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Citi analysts are making headlines this morning, increasing their assessment of the likelihood that Greece will leave the euro currency.Before yesterday’s elections, they had believed there was a 50 per cent chance the country would see a “Grexit.” Now they believe that the likelihood of a Greek exit is now 50 to 75 per cent.
With diminished support for austerity and the likely fragility of any coalition that forms in the wake of the election (if it forms at all), Guillaume Menuet and Jurgen Michels predict that the ECB/EU/IMF troika will soon be forced to withhold the funding that is keeping the Greek government from a more complete default:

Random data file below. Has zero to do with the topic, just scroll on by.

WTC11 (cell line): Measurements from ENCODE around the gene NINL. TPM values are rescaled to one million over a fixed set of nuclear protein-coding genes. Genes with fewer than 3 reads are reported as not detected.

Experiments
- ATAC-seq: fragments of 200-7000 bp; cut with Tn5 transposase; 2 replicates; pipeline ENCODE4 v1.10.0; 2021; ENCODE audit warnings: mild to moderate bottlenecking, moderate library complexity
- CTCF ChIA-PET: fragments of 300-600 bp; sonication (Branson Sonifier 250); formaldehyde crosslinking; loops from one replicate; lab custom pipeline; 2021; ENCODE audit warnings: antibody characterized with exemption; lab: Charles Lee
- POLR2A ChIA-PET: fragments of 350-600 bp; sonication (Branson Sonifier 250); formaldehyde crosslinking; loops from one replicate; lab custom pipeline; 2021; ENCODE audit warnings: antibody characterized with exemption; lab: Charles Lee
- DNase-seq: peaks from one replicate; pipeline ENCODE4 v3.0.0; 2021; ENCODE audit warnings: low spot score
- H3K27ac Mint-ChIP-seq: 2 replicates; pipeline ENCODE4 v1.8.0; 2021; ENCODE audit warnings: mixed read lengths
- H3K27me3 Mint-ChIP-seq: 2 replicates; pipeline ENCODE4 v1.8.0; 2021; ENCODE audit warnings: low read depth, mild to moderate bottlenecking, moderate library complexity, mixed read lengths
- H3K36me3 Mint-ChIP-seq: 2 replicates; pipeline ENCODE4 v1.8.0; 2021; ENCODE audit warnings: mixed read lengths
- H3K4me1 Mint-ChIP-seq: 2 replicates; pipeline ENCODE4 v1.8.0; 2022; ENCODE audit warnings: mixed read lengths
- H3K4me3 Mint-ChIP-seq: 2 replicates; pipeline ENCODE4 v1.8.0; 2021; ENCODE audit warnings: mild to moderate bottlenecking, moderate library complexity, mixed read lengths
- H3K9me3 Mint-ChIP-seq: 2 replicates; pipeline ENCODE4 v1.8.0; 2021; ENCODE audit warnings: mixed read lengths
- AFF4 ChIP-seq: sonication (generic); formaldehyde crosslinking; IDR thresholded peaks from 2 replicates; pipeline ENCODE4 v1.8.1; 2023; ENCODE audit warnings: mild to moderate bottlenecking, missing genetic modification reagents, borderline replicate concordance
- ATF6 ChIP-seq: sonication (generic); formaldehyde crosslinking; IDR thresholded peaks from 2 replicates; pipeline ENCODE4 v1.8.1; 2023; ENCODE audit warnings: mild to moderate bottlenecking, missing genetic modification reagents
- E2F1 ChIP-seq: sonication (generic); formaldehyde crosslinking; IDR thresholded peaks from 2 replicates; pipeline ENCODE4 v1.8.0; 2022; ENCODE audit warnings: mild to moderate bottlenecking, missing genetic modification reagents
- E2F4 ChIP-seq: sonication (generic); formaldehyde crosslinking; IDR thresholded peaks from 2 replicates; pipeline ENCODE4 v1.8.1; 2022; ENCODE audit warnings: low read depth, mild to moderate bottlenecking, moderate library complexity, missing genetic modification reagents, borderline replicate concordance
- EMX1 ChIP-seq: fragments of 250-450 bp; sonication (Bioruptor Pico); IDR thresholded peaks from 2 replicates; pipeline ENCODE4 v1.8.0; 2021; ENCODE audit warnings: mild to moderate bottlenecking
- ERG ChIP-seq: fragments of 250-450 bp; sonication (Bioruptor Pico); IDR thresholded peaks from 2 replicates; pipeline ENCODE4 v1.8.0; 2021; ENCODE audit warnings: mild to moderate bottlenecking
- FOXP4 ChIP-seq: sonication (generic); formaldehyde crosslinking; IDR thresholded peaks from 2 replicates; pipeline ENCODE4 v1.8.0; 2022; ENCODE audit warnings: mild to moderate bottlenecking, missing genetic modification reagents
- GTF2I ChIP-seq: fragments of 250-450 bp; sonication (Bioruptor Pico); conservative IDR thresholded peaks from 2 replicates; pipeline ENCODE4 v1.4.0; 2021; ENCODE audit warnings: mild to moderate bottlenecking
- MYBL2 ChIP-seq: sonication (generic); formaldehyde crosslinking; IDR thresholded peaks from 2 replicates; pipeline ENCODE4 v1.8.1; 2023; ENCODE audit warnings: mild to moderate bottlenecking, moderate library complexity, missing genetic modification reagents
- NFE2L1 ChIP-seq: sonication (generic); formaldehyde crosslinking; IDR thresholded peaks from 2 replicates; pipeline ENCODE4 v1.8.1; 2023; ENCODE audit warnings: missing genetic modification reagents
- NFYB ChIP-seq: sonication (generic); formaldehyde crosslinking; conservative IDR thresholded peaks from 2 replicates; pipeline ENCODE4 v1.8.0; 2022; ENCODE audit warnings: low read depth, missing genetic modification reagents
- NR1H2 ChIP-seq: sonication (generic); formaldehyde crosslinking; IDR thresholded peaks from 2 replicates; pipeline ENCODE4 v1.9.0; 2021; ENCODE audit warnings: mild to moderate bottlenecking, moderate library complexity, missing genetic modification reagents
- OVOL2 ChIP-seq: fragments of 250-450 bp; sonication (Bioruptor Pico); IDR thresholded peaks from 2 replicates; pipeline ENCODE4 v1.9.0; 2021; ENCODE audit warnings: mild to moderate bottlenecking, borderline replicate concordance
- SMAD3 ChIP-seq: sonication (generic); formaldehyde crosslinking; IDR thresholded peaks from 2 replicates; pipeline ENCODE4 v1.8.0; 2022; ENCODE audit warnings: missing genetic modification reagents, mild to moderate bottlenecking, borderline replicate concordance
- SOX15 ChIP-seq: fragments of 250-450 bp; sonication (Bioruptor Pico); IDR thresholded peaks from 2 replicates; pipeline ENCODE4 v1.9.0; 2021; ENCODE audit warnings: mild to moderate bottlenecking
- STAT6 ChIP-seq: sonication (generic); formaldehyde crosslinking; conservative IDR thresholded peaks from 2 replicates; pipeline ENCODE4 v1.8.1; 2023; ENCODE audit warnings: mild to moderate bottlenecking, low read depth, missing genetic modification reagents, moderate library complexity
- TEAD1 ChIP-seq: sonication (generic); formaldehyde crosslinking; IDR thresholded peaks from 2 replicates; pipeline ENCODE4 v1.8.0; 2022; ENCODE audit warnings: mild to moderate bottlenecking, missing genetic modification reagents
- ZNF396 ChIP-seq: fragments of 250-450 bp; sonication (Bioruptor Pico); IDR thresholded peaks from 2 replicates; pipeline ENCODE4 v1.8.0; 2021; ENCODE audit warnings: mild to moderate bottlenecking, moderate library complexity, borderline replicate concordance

Overall, the outcome of the Greek election shows that it will be very difficult to form a viable coalition and to implement the measures required in the MoU. Particularly, the identification of the 7% GDP of budget savings for 2013 and 2014 by the end of June looks very unlikely to us. As a consequence, in a first step, the Troika is likely to delay the disbursement of the next tranche of the programme. Note that for 2Q 2012, disbursements of €31.3bn from the bailout programme are scheduled. If Greece does not make progress, in a second step, the Troika is likely to stop the programme. If that happens, the Greek sovereign and its banking sector would run out of funding. As a consequence, we expect that Greece would be forced to leave the euro area. With the outcome of the election, to us the probability of a Greek exit is now larger than our previous estimate of 50%, and rises to between 50-75%. However, even after the elections in Greece, France and Germany, we regard the probability of a broad-based break up of the monetary union as very low. We continue to expect that in reaction to Greece leaving the euro area, more far-reaching measures from governments and the ECB would be put in place.